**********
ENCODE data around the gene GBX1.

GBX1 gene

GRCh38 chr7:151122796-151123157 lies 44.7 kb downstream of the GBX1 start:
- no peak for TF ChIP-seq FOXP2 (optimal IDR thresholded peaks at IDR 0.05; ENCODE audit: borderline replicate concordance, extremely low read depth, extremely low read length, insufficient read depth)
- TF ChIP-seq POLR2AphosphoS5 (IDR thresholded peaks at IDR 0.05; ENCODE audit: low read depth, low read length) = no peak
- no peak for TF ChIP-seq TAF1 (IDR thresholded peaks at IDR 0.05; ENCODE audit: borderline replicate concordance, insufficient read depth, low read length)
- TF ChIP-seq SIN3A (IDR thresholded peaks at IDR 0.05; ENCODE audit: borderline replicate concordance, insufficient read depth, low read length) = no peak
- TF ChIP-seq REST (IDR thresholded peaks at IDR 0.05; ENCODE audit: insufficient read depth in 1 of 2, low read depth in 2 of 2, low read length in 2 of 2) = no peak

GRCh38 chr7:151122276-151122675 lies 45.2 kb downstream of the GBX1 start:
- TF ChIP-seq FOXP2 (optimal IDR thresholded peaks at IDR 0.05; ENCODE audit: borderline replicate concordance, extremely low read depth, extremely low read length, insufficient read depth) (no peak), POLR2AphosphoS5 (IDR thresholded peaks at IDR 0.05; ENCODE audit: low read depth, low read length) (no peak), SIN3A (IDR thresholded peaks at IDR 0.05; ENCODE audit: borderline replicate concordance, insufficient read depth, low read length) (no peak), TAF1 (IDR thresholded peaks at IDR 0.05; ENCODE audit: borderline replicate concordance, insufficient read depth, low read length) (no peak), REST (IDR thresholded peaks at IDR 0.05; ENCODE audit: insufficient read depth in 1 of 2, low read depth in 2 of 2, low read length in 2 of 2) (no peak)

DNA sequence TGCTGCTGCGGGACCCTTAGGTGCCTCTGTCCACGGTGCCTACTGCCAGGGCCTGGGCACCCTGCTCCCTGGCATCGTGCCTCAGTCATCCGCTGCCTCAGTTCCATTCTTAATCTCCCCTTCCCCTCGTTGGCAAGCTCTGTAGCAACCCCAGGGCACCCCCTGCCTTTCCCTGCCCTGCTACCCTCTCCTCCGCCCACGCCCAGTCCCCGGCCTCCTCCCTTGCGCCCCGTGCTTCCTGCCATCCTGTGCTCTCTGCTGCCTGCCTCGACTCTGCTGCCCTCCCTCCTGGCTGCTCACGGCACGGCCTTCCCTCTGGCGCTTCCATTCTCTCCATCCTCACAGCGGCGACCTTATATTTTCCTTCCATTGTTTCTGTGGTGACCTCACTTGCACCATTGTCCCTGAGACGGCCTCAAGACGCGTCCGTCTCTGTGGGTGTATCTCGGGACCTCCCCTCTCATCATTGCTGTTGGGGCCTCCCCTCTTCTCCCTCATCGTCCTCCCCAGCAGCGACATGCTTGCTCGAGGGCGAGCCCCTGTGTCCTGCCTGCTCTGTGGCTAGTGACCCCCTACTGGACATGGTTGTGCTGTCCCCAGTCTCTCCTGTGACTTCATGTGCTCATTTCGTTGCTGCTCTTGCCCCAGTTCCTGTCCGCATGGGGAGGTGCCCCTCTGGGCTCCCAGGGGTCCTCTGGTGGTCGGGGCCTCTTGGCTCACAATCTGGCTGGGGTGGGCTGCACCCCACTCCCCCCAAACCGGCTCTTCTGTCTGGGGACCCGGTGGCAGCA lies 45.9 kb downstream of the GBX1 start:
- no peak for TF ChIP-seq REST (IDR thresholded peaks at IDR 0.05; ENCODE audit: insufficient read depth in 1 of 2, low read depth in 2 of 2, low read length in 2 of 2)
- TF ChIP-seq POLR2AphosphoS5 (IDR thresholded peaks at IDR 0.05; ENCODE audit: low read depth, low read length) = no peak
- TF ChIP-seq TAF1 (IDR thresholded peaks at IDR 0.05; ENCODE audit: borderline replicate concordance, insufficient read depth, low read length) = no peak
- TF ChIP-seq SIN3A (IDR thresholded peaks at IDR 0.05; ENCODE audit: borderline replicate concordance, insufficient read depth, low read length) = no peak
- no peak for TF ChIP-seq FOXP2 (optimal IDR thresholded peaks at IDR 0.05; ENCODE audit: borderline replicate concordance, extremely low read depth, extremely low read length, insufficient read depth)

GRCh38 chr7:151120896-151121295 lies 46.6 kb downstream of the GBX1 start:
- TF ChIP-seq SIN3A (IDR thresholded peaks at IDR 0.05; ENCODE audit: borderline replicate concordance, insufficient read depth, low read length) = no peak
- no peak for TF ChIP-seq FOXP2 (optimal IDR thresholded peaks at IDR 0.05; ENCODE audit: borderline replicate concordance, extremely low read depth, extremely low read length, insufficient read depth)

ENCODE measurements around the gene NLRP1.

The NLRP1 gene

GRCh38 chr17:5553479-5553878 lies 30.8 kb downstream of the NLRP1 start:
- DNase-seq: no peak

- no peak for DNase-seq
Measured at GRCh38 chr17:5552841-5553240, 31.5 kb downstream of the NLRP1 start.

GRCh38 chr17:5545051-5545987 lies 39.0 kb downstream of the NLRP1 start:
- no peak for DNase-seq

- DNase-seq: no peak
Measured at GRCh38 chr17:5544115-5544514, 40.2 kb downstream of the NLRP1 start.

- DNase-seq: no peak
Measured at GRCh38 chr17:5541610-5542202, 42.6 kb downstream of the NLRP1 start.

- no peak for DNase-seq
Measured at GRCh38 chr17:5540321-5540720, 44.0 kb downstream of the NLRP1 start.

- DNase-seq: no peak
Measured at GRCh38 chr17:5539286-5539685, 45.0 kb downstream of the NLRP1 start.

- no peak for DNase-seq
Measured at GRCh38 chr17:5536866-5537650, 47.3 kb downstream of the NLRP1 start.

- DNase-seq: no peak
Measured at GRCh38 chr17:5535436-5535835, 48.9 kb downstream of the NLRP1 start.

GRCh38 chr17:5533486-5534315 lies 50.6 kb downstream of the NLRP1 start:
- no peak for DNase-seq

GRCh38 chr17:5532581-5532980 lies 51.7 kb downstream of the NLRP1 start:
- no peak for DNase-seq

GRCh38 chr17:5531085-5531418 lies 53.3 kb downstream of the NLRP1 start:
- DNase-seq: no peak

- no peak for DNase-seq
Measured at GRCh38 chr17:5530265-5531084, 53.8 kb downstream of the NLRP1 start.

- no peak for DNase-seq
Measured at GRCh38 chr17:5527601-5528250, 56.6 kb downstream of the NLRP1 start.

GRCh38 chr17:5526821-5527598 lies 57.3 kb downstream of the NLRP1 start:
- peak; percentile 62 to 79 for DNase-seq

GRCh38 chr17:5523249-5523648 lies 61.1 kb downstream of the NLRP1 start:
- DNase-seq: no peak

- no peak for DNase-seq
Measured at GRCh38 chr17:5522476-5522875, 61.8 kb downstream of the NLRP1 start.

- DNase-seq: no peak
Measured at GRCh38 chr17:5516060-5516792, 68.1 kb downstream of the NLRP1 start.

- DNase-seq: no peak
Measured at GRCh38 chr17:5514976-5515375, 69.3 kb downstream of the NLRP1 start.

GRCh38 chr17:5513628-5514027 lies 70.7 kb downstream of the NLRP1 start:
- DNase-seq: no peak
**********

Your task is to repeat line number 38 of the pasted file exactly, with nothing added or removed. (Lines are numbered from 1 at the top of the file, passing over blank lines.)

- DNase-seq: no peak